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The powerful search function finds documents faster and more accurately than Mac OS X’s Spotlight. The built-in AI makes suggestions that you can use to broaden or narrow your search, resulting in even more fruitful searches.

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DEVONthink supports all major standard file formats, from plain text to RTF, Microsoft Word, XML/HTML, and PDF. It imports all image, audio, and multimedia formats that are supported by QuickTime. Also, DEVONthink stores web addresses and shows live webpages just like any other document on your hard drive.

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Sheets and records in DEVONthink Professional organize structured data, such as lists and tables. Import your data, sort it by any column and view it as form entries or in a table.

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DEVONthink Professional can be easily enhanced by creating scripts and integrating them. It comes with one of the largest AppleScript dictionaries available in a third-party Mac OS X app, and even comes with a library of ready-to-use scripts specifically written to help you get the most out of your daily work.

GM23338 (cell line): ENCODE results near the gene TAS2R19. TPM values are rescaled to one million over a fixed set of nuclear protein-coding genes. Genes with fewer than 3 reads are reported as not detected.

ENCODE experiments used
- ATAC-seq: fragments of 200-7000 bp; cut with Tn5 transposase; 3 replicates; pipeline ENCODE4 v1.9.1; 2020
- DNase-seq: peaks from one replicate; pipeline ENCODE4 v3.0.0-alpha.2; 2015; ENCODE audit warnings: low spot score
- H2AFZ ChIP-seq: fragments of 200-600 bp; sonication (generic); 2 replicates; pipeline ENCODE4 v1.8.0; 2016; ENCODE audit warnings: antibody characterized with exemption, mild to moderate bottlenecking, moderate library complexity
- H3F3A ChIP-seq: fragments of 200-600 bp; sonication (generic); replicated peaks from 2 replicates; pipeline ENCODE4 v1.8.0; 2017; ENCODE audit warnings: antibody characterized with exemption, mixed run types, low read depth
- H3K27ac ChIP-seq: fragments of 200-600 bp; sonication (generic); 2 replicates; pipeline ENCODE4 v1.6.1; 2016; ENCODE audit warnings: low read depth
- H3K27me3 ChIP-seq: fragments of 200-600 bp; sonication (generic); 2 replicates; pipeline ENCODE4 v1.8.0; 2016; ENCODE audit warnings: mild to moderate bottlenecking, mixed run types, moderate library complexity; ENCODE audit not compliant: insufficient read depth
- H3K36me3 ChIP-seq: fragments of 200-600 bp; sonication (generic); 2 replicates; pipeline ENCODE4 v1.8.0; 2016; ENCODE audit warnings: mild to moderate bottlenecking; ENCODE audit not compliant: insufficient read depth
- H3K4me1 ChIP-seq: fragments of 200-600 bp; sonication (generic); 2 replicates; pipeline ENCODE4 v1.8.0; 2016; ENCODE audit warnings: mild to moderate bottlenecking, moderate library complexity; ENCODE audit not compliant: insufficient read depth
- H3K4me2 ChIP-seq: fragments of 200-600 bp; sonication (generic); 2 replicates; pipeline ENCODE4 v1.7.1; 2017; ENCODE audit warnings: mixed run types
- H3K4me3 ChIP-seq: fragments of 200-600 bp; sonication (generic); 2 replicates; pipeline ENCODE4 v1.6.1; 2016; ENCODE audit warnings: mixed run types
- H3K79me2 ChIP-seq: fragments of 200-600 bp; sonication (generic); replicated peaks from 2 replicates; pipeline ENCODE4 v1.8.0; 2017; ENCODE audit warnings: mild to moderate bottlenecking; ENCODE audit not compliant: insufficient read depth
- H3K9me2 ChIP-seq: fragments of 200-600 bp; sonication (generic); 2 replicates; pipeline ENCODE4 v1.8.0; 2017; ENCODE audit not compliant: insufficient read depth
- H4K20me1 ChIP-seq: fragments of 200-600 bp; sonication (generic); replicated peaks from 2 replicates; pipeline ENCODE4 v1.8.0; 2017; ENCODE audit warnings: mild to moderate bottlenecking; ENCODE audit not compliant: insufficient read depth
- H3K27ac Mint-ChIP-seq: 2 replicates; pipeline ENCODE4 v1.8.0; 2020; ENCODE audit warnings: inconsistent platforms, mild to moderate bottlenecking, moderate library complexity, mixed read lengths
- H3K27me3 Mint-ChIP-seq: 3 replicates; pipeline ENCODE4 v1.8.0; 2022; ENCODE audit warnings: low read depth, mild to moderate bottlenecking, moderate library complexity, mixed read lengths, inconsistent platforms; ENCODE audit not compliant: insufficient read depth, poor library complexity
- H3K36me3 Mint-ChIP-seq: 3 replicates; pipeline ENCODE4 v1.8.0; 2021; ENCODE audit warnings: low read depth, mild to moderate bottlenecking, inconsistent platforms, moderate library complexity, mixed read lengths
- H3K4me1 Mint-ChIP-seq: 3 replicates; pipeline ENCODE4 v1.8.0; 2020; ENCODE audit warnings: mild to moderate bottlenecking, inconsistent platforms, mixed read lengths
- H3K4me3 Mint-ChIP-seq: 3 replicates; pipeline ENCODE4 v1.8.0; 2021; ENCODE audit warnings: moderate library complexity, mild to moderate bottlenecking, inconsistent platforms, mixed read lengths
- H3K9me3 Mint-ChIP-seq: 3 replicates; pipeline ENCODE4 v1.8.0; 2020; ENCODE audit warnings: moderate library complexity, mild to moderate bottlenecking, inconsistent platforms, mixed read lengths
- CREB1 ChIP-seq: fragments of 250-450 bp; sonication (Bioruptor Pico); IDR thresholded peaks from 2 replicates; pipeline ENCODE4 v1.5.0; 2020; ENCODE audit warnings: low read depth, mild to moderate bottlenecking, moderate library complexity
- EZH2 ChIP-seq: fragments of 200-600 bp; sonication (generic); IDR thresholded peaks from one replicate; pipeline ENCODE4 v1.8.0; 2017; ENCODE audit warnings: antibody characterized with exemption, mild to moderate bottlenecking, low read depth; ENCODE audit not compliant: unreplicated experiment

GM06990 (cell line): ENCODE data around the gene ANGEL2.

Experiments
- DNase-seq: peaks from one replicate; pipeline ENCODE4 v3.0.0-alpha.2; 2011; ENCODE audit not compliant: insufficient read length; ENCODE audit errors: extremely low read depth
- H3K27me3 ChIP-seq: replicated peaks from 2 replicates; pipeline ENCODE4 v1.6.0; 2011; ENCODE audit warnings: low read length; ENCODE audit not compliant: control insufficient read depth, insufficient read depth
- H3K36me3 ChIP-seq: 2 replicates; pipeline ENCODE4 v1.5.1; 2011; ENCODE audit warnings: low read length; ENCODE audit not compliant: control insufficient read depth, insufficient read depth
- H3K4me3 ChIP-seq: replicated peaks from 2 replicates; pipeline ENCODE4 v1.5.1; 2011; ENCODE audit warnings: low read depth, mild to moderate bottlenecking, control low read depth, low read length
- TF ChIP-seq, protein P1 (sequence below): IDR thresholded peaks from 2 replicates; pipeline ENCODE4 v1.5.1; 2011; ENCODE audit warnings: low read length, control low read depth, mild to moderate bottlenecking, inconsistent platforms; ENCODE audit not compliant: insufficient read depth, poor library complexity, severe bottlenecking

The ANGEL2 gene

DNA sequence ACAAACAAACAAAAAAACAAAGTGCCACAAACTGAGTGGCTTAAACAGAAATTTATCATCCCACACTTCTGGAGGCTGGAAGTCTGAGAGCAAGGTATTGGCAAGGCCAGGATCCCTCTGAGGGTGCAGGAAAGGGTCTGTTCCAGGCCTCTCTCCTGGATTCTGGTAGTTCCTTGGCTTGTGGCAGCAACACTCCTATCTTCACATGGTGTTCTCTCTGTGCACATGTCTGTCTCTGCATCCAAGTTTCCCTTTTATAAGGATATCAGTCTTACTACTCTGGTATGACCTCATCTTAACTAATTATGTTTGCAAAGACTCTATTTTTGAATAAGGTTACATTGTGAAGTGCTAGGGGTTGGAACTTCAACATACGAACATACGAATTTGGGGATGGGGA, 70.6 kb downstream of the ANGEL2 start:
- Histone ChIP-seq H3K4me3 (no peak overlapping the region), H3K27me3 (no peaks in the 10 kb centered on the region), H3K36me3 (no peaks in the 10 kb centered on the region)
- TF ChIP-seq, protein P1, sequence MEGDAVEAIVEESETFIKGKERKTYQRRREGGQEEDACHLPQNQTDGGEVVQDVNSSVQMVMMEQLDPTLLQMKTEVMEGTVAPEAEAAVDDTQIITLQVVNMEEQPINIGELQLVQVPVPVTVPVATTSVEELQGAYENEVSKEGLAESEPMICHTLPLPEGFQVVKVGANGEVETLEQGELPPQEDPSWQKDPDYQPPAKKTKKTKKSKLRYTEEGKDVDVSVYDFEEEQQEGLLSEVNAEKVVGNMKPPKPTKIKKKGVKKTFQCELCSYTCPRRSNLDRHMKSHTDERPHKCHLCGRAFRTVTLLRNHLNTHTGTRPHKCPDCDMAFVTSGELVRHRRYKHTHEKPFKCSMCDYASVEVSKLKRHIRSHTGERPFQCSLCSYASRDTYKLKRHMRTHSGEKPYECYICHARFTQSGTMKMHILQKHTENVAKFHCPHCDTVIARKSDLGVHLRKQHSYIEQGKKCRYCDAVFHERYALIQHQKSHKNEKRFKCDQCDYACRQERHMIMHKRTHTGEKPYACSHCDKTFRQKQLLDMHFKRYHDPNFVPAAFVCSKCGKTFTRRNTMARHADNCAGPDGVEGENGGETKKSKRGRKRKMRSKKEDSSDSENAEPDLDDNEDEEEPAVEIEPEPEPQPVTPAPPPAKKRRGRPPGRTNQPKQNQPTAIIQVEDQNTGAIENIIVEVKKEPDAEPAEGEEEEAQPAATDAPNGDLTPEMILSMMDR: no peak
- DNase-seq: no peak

Of course, DEVONthink Professional also supports Automator, with many useful actions and workflow examples available for you to try.

DEVONthink Pro Office Screenshots

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DEVONthink Professional Office archives single messages or complete mailboxes from all major email applications. Formatting as well as attachments are preserved.

It comes with a handy plugin, too, that allows to archive selected messages directly from within Apple Mail.

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DEVONthink Professional Office creates searchable PDFs from paper documents using all Image Capture compatible flatbed scanners as well as using the Fujitsu ScanSnap auto-feeder scanner. The built-in optical character recognition is based on the industrial-strength ReadIRIS engine.